There seem to be differing views of what “genre” is, at least as it pertains to video games. I suspect partly this is due to the fact that there are differing views of what a “game” is. One viewpoint, which is probably working its way forward as we speak: “Why does it even matter?” The answer is very simple, and gets back to the entire point of language in the first place.
We use tokens (sounds, letters, images, etc.) to communicate. You cannot communicate effectively without an agreement on the meaning of the tokens. If you think that “cheese sandwich” refers to a piece of cheese between two slices of bread, but I think “cheese sandwich” means being stuck between two tv news anchors, our conversation could get rather confusing.
Of course, conversations can (and do) get confusing all the time, because lots of words have multiple meanings, nuances, and associations, so in order to have a formal* discussion on a particular topic there must first be a clear agreement of the meaning of particular terms used. This is why any field develops its own jargon, and why academic articles, textbooks, contracts, etc. can come across as characterless and bland.
Some may still be asking the same question. After all, they’re only games; why would we want to be formal about them? Thus we turn a corner and bump into the “Can games be art?” debate. For what it’s worth, I think they can be, but that’s not really germane to this topic (genre, in case you’d forgotten. I almost had). Regardless of their artistic merit, games are certainly worthy of critical** analysis. If we cannot examine what worked (or didn’t) about a particular game, how can we expect to make the next game better? Plenty of movies have the aim of entertainment, without aspiring to high art, but still benefit from a clear understanding of the art of cinematography.
So, back to the topic: How to define genres for video games? To a large extent, I suspect (as implied by the title), that genres emerge from the exploration of a medium as the creators codify aspects that work well together. They can be influenced (basically, given a head start) by pre-existing genres in another medium, but they must take into account the techniques and details of the newer medium. “Hard-boiled” detective/thriller novels served as inspiration, but noir is a uniquely filmic genre (including particular styles of plot, lighting, music, etc.).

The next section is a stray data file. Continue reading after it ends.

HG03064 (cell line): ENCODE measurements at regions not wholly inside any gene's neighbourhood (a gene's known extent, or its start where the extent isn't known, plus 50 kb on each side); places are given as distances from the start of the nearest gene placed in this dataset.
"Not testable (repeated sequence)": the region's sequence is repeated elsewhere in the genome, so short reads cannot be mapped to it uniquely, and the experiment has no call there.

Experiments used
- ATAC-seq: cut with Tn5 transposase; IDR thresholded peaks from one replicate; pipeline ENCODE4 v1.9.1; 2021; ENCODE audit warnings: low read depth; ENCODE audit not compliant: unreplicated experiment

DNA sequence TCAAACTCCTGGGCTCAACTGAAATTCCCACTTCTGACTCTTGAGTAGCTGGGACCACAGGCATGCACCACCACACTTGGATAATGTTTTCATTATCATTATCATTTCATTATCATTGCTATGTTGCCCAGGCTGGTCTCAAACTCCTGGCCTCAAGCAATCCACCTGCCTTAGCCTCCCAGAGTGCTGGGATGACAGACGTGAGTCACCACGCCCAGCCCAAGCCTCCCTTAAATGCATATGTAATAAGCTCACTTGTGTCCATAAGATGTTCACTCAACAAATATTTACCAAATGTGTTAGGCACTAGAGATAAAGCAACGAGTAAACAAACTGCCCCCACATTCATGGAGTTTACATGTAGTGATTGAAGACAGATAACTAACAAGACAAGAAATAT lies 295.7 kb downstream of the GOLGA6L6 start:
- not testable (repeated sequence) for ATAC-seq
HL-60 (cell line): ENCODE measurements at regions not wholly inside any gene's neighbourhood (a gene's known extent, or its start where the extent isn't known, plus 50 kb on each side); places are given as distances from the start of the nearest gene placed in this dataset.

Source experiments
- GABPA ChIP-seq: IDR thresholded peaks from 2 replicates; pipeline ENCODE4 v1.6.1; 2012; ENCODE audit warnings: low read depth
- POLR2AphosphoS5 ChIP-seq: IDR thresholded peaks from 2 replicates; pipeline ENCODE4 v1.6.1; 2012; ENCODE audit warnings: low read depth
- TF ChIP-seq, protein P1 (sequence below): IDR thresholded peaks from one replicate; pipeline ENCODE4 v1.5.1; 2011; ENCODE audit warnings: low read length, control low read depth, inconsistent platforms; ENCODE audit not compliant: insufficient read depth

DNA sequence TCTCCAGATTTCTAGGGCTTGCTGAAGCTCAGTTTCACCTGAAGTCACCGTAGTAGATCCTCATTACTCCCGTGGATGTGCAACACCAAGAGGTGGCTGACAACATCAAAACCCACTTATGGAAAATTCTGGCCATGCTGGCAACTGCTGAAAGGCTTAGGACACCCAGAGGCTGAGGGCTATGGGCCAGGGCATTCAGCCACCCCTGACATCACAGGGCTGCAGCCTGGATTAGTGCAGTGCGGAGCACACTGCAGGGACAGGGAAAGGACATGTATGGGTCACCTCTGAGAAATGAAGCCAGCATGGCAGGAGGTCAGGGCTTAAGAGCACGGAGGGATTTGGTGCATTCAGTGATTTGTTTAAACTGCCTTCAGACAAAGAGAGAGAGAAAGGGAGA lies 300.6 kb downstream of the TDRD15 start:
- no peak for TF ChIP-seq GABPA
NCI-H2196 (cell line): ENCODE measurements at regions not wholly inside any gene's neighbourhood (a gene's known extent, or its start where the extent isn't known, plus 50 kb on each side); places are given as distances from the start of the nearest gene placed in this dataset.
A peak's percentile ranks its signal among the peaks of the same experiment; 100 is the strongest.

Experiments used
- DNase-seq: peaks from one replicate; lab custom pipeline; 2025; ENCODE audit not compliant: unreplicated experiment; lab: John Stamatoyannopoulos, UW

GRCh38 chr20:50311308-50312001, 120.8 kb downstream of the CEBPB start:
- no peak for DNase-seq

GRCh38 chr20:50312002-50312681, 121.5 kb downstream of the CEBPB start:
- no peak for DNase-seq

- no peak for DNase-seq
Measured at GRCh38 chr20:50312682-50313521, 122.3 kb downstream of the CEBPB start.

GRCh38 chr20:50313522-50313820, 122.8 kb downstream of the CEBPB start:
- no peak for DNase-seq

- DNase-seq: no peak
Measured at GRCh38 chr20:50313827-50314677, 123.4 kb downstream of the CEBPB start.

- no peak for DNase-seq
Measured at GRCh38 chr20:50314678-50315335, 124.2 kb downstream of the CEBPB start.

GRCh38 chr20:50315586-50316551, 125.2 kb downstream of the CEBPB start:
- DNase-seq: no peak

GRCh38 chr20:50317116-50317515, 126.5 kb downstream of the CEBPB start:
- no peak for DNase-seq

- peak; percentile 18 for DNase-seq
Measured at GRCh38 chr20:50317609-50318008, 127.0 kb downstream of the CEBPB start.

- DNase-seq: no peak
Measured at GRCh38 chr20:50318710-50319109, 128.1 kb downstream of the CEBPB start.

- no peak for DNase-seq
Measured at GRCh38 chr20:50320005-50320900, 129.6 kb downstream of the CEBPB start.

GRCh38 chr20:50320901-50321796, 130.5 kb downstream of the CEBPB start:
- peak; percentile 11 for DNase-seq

Similarly games must establish their own genres based on the features of the medium. Aspects of look, tone, plot, etc. can be taken from other media (film seems a particularly favourite source of inspiration), but the “ludic” aspects must be involved as well. We can see the beginnings of this: a FPS (First-Person Shooter) would once have been referred to as a “Doom-clone”***. However, I think these “genres” are as-yet too broad to be of much use; the genre of a game should give an indication of the style or tone as well as how you interact with it. For example, Doom (horror/action) and Portal (sci-fi/puzzle) could both be classed as FPS.
I’m confident we will eventually settle upon a more useful classification system; we just need to keep paying attention to what aspects of a game contribute to the overall experience.
* As opposed to a casual conversation. Most of the time, people are content to accept a little ambiguity (which is often quickly resolved by context) in order to facilitate conversation.
** That’s “critical” as in “critique”, not necessarily “critical” as in “criticism”.
*** A particularly notable example is often the starting point for establishing a category, which will probably be called “things like X” until a more suitable name is decided upon. An example of the transition can be seen in the debates over the term “rogue-like”.